"L’Oreal needs human skin. Lots of it. That’s why the French cosmetics giant earlier this month announced that it’s partnering with bioprinting startup Organovo to figure out how to 3D print living, breathing derma that can be used to test products for toxicity and efficacy."

"This isn’t L’Oreal’s first foray into skin production. Looking to avoid animal testing, the company started farming derma back in the 1980s. In Lyon, France, it runs lab facilities the size of three Olympic swimming pools, dedicated entirely to growing and analyzing human tissues."

"L’Oreal uses roughly half the skin it produces and sells the rest to pharmaceutical companies and rivals in the cosmetics industry. The company wouldn’t provide current prices but in 2011 told Bloomberg that samples cost $70.62 (U.S.) a pop. Nine skin varieties are available, covering a range of ages and ethnicities."

"With San Diego-based Organovo’s help, L’Oreal aims to speed up and automate skin production within the next five years."

"L’Oreal, which is more of a tech company than many people realize, spends about 3.7 per cent of its revenue – more than $1-billion annually – on research and development. That’s about twice the industry standard, says Bloomberg analyst Deborah Aitken. An army of about 3,800 L’Oreal scientists in about 50 countries work on creating beauty breakthroughs."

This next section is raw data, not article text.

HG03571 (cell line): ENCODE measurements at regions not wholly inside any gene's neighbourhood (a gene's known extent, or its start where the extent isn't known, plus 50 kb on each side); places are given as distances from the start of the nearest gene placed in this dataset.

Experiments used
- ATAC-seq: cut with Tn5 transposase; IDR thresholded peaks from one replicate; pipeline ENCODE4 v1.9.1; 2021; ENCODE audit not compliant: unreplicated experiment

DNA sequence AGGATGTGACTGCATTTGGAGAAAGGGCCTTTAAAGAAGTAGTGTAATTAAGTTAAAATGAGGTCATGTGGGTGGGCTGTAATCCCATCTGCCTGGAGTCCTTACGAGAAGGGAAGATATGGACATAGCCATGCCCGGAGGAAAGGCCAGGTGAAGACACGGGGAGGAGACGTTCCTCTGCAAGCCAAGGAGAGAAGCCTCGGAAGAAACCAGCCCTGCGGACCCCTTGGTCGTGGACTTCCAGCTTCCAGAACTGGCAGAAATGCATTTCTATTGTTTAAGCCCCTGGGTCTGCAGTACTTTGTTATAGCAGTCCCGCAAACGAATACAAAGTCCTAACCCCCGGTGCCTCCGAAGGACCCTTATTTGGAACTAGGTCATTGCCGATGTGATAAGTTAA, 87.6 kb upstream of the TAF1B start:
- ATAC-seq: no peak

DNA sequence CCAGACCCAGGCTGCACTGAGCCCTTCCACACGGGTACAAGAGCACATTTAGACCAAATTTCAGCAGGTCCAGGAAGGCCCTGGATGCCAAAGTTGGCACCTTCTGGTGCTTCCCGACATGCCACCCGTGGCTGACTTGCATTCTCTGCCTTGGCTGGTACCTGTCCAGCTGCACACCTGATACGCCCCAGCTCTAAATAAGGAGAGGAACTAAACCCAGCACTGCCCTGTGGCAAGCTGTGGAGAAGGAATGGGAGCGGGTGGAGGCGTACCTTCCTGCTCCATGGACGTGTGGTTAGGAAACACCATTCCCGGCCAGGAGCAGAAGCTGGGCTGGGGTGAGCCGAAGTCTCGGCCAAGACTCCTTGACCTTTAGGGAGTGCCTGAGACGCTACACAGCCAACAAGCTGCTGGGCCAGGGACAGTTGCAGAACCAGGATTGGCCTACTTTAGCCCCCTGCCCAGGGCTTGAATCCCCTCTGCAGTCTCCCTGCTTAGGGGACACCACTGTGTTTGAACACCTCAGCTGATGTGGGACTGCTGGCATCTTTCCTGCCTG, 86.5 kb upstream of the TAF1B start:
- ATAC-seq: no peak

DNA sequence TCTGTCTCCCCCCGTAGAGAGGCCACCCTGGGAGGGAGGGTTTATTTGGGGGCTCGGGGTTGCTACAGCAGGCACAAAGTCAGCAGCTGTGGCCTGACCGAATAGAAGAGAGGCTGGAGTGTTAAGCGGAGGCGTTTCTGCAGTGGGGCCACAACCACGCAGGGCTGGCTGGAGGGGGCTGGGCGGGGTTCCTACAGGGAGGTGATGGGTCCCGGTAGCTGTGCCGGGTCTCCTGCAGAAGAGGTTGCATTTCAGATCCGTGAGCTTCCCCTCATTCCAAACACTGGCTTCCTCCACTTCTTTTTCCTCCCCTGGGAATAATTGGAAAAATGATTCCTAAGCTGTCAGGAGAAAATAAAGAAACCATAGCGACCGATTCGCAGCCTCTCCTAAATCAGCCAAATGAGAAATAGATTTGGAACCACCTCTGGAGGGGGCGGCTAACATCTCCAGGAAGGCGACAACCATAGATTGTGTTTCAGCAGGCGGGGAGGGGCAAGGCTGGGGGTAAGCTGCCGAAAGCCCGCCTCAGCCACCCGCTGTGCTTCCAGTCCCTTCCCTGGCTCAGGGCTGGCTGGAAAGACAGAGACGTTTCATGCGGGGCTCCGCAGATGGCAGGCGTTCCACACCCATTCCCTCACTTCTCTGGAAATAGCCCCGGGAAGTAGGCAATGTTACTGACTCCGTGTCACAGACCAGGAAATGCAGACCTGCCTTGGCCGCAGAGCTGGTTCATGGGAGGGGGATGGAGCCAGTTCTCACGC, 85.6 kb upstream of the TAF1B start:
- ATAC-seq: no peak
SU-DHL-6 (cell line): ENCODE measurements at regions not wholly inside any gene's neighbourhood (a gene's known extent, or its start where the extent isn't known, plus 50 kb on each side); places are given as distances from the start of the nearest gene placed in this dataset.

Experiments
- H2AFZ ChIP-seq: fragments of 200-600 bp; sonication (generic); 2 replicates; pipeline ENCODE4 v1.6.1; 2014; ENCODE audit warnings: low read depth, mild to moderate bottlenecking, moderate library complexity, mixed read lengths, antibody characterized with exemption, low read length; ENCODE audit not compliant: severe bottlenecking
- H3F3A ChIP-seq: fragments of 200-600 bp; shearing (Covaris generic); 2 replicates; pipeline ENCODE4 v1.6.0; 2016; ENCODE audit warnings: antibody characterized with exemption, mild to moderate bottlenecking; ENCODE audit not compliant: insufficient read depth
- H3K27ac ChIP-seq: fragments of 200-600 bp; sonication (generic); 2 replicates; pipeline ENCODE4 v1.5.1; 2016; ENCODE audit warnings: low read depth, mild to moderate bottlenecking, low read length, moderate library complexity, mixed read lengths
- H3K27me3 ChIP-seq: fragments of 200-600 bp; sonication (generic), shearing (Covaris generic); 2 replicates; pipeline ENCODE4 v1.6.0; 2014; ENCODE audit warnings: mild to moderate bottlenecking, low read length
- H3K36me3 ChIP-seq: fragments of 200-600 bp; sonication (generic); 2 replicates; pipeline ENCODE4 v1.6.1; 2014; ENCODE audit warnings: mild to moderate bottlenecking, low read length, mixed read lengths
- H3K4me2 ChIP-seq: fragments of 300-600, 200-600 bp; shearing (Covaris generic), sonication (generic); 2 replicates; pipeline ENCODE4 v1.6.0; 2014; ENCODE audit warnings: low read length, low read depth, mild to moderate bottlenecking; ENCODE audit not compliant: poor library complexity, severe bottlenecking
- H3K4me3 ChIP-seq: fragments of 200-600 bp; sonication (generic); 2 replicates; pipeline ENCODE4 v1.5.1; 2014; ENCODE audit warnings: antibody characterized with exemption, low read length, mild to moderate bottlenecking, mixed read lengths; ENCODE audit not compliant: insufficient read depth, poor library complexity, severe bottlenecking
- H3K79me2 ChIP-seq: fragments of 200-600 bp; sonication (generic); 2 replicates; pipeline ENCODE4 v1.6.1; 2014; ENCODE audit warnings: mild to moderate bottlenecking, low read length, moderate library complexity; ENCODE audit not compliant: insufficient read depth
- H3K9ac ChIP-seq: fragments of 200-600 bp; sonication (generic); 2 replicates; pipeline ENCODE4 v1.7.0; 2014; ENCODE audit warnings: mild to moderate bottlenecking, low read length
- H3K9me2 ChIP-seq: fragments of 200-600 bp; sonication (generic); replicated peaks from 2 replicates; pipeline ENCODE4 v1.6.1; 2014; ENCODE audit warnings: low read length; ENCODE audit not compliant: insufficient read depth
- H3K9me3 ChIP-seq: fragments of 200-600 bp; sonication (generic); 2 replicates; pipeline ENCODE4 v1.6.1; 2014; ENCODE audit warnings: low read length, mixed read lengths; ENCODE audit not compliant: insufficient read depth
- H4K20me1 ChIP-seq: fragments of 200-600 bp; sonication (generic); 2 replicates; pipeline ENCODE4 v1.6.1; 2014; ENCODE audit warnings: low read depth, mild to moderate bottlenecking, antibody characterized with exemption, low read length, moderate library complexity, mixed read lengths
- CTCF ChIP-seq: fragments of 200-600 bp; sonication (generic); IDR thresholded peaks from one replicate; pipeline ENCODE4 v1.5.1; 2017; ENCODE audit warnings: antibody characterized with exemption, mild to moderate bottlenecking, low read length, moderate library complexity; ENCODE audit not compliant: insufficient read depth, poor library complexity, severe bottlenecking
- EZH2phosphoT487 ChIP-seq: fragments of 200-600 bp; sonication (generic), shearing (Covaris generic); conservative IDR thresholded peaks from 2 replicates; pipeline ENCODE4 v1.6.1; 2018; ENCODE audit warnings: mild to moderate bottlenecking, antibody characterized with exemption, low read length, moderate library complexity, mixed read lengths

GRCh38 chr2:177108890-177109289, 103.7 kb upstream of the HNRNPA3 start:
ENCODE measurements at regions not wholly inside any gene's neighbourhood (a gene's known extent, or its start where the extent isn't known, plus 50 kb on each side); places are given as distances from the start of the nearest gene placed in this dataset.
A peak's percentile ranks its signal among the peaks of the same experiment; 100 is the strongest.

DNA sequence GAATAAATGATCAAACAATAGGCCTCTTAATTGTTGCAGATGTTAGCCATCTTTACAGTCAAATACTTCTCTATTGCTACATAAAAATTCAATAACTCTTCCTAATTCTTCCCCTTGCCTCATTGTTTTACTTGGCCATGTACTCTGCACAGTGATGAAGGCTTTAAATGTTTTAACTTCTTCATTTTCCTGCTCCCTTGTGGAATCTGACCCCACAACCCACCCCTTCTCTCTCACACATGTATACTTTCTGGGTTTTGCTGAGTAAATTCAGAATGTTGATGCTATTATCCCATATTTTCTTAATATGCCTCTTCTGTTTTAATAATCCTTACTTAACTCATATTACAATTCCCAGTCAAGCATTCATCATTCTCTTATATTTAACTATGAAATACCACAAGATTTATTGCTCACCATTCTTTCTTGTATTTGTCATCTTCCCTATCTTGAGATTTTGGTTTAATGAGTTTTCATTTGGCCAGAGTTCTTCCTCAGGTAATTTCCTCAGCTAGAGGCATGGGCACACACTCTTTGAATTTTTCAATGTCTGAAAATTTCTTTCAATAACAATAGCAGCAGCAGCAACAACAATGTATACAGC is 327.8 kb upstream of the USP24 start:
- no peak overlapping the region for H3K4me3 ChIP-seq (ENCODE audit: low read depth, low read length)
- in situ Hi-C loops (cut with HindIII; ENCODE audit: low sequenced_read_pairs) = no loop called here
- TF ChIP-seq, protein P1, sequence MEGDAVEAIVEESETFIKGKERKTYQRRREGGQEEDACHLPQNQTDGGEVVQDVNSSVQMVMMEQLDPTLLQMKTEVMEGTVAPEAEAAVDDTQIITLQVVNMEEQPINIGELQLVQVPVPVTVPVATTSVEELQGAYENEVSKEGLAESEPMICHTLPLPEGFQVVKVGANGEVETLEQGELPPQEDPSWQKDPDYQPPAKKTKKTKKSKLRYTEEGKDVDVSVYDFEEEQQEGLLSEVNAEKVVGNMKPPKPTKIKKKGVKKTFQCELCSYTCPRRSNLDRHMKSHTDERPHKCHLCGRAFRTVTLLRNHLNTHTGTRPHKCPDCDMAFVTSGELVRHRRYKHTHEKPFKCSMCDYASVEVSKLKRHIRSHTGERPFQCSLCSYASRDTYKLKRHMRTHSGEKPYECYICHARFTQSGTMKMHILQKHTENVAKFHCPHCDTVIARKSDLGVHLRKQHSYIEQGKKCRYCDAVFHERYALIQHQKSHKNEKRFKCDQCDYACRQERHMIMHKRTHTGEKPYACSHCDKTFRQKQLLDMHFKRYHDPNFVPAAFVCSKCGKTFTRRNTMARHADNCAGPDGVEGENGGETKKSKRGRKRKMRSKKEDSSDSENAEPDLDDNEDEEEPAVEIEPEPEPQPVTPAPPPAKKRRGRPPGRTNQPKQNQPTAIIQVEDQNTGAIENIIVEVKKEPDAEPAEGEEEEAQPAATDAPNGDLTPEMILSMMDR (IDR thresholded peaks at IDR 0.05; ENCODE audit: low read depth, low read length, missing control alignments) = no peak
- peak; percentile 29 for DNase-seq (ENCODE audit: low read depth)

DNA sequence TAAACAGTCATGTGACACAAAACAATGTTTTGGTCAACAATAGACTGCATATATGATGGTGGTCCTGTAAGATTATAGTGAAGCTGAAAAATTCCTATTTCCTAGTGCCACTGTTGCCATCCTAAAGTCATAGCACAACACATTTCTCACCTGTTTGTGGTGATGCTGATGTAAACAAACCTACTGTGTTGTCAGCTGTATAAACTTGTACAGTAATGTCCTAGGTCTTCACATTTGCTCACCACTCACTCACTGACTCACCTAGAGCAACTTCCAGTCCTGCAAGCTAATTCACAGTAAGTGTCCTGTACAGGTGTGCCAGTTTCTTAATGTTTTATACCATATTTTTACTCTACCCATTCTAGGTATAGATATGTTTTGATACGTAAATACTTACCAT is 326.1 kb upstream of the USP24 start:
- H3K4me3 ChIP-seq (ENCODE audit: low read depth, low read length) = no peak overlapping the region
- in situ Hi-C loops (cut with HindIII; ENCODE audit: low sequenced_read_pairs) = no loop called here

From +The Globe and Mailhttp://ow.ly/N7drZ 

L’Oreal’s plan to start 3D printing human skin
The French cosmetics giant earlier this month announced that it’s partnering with bioprinting startup Organovo to figure out how to 3D print living, breathing derma that can be used to test products

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  • I wonder when they will be able to 3D print complete new faces for people with permanent scars or burns?

  • +Guy Morissette Possibly one day, but for now this is just printing of skin for the purpose of product testing. Of course, this could be used in the future for burn victims, since you are essentially making the full skin, although it would require ways to avoid rejection (by using the person's DNA) and to get properly attached (so the skin gets proper blood irrigation to stay alive).

  • I hadn't thought about the blood irrigation thing. I guess they'll have to figure out a way to print the skin directly onto the person that needs it?

  • +Guy Morissette Skin grafts are already being done, now a question if they are sufficient for grafting full skin or if new techniques need to be developed. With 3D printed skin, you can essentially replace all the skin or certain layers. Another things that comes up is the sense of touch: Can the 3D printed skin have nerves, so have feeling (temperature, pressure, touch)? I don't doubt there will be research work in this field for years to come.